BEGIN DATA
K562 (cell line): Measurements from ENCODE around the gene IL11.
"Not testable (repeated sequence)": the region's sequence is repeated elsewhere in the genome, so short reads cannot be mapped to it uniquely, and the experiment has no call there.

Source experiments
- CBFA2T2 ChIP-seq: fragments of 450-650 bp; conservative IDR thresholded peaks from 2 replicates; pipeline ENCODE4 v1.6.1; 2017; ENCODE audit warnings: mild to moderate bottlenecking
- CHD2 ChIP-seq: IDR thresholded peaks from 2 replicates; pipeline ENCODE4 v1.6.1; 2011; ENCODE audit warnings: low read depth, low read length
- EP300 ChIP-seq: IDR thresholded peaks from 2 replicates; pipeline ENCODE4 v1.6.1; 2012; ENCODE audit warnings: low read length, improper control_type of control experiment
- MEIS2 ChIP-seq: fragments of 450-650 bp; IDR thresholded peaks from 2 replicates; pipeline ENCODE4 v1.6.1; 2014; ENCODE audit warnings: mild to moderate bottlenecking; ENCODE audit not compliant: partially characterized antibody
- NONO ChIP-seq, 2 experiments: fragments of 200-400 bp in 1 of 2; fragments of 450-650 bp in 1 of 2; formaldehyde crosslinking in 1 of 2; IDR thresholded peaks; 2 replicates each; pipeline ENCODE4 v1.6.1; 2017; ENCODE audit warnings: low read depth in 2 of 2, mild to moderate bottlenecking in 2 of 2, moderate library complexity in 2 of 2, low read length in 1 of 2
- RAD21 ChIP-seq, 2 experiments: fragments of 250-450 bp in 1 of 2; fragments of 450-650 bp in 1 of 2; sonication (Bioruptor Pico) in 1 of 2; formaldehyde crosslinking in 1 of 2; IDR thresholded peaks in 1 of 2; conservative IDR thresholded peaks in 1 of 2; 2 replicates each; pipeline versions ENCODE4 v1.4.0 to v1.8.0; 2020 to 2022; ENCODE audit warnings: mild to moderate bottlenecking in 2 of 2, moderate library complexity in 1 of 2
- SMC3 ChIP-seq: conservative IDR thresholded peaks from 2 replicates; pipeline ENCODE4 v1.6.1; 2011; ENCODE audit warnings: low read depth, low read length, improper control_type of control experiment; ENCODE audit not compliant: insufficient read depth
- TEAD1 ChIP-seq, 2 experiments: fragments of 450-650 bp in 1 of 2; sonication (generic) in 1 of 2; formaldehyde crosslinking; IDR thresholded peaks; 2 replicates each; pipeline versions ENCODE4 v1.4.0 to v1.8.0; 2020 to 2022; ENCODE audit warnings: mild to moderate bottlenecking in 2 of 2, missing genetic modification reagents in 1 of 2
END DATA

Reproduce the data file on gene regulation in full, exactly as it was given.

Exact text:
K562 (cell line): Measurements from ENCODE around the gene IL11.
"Not testable (repeated sequence)": the region's sequence is repeated elsewhere in the genome, so short reads cannot be mapped to it uniquely, and the experiment has no call there.

Source experiments
- CBFA2T2 ChIP-seq: fragments of 450-650 bp; conservative IDR thresholded peaks from 2 replicates; pipeline ENCODE4 v1.6.1; 2017; ENCODE audit warnings: mild to moderate bottlenecking
- CHD2 ChIP-seq: IDR thresholded peaks from 2 replicates; pipeline ENCODE4 v1.6.1; 2011; ENCODE audit warnings: low read depth, low read length
- EP300 ChIP-seq: IDR thresholded peaks from 2 replicates; pipeline ENCODE4 v1.6.1; 2012; ENCODE audit warnings: low read length, improper control_type of control experiment
- MEIS2 ChIP-seq: fragments of 450-650 bp; IDR thresholded peaks from 2 replicates; pipeline ENCODE4 v1.6.1; 2014; ENCODE audit warnings: mild to moderate bottlenecking; ENCODE audit not compliant: partially characterized antibody
- NONO ChIP-seq, 2 experiments: fragments of 200-400 bp in 1 of 2; fragments of 450-650 bp in 1 of 2; formaldehyde crosslinking in 1 of 2; IDR thresholded peaks; 2 replicates each; pipeline ENCODE4 v1.6.1; 2017; ENCODE audit warnings: low read depth in 2 of 2, mild to moderate bottlenecking in 2 of 2, moderate library complexity in 2 of 2, low read length in 1 of 2
- RAD21 ChIP-seq, 2 experiments: fragments of 250-450 bp in 1 of 2; fragments of 450-650 bp in 1 of 2; sonication (Bioruptor Pico) in 1 of 2; formaldehyde crosslinking in 1 of 2; IDR thresholded peaks in 1 of 2; conservative IDR thresholded peaks in 1 of 2; 2 replicates each; pipeline versions ENCODE4 v1.4.0 to v1.8.0; 2020 to 2022; ENCODE audit warnings: mild to moderate bottlenecking in 2 of 2, moderate library complexity in 1 of 2
- SMC3 ChIP-seq: conservative IDR thresholded peaks from 2 replicates; pipeline ENCODE4 v1.6.1; 2011; ENCODE audit warnings: low read depth, low read length, improper control_type of control experiment; ENCODE audit not compliant: insufficient read depth
- TEAD1 ChIP-seq, 2 experiments: fragments of 450-650 bp in 1 of 2; sonication (generic) in 1 of 2; formaldehyde crosslinking; IDR thresholded peaks; 2 replicates each; pipeline versions ENCODE4 v1.4.0 to v1.8.0; 2020 to 2022; ENCODE audit warnings: mild to moderate bottlenecking in 2 of 2, missing genetic modification reagents in 1 of 2